Chores are done todayIn our house allowance is not just doled out on a weekly basis.  It’s both earned and functional. Earned through doing chores and functional because during the school year allowance comes on Monday morning and if you want to buy school lunch, see your allowance.  Then came tonight, 13.0 announced she was meeting some friends for dinner at Friendly’s and I was funding it.  Where I need a lesson in learning to hold the line? I reached into my wallet and gave her money.


Before I over analyze this one moment, there are many areas I do hold the line that are far more important to me than a couple of bucks spent at Friendly’s.  At the same time though, I gave both girls allowance plus extra money when they went to camp-which was for the summer.  And they did not have to do any chores all summer long for that money.

The goal is not to be a hard ass about what amounts to less than $1500 per year between the girls.  It’s really more about instilling a sense of value in the girls.  I go to work everyday and earn money.  They can do some work and earn some money too.  Kind of the quid-pro-quo of life, right?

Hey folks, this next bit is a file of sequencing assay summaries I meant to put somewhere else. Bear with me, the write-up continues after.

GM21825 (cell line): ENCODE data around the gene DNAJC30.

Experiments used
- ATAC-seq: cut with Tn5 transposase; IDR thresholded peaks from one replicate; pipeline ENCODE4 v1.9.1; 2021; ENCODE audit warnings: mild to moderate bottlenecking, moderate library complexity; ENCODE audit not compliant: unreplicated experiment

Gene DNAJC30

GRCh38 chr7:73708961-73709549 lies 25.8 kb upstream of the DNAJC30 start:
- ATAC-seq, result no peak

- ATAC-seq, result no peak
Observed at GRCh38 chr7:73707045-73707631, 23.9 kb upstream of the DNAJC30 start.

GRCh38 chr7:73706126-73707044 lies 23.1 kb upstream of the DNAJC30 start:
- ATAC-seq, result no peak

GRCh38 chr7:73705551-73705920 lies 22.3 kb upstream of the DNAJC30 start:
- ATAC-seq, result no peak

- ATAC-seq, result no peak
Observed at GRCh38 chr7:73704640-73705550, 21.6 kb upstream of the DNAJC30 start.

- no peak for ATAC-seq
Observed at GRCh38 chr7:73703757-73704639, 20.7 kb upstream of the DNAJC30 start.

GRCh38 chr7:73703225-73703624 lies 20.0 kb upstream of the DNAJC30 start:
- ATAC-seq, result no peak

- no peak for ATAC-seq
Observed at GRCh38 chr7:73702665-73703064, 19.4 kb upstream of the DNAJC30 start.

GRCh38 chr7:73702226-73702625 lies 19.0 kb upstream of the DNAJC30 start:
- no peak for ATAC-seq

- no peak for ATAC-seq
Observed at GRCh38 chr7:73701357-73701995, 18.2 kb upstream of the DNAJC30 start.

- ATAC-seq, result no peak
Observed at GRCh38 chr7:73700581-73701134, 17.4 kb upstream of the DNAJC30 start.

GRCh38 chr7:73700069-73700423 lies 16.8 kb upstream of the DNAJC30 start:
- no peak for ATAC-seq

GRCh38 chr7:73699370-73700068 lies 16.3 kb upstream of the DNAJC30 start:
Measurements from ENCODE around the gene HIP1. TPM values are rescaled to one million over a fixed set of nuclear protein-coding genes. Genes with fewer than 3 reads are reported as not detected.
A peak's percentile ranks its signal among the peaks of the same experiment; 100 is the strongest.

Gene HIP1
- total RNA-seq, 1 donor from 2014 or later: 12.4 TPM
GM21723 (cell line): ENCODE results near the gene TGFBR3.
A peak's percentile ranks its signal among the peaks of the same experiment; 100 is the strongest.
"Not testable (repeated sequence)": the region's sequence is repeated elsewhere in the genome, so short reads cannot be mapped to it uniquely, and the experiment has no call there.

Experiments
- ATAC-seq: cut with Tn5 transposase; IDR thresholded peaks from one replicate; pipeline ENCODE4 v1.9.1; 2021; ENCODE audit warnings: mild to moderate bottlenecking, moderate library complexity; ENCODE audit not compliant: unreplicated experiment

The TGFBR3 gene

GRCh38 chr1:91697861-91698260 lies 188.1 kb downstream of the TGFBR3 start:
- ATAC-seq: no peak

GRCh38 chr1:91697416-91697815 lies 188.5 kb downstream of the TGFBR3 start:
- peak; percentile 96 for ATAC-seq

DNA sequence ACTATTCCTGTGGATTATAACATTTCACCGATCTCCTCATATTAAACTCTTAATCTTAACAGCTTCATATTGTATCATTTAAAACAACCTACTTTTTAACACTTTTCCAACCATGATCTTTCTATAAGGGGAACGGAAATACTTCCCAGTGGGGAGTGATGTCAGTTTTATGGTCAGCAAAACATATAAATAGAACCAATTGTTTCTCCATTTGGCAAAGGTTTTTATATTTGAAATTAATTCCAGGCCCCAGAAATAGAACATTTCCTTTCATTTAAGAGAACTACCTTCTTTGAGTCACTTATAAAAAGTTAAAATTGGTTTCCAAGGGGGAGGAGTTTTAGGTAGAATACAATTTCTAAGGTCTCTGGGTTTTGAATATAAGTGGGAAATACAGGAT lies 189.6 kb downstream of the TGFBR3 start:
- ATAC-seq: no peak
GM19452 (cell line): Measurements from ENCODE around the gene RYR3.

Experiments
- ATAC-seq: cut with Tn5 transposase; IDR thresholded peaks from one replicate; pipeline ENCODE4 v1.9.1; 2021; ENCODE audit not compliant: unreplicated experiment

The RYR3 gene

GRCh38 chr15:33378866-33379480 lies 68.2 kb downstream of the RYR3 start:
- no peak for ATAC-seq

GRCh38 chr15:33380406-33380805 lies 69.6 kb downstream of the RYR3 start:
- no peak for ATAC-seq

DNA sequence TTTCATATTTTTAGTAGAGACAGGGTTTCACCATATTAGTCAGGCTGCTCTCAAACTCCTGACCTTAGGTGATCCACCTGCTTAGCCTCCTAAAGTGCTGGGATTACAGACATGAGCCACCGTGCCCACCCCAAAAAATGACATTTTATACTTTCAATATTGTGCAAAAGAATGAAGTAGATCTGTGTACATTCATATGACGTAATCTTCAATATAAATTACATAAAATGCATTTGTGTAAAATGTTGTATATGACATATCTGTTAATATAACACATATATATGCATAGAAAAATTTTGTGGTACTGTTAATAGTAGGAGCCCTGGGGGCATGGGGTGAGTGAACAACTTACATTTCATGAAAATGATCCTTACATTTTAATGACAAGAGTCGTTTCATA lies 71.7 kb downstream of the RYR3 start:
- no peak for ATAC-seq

But, like most things, it’s just not black and white.  There is the social part to it and the lessons that the girls need about being independent and being able to do things like go to dinner with their friends.

So, yeah.  I’m still learning to hold the line, but at the same time I’m learning to manage the age gap between them and encourage other healthy behaviors (even when eating at Friendly’s).  Never to old to learn a new lesson, right?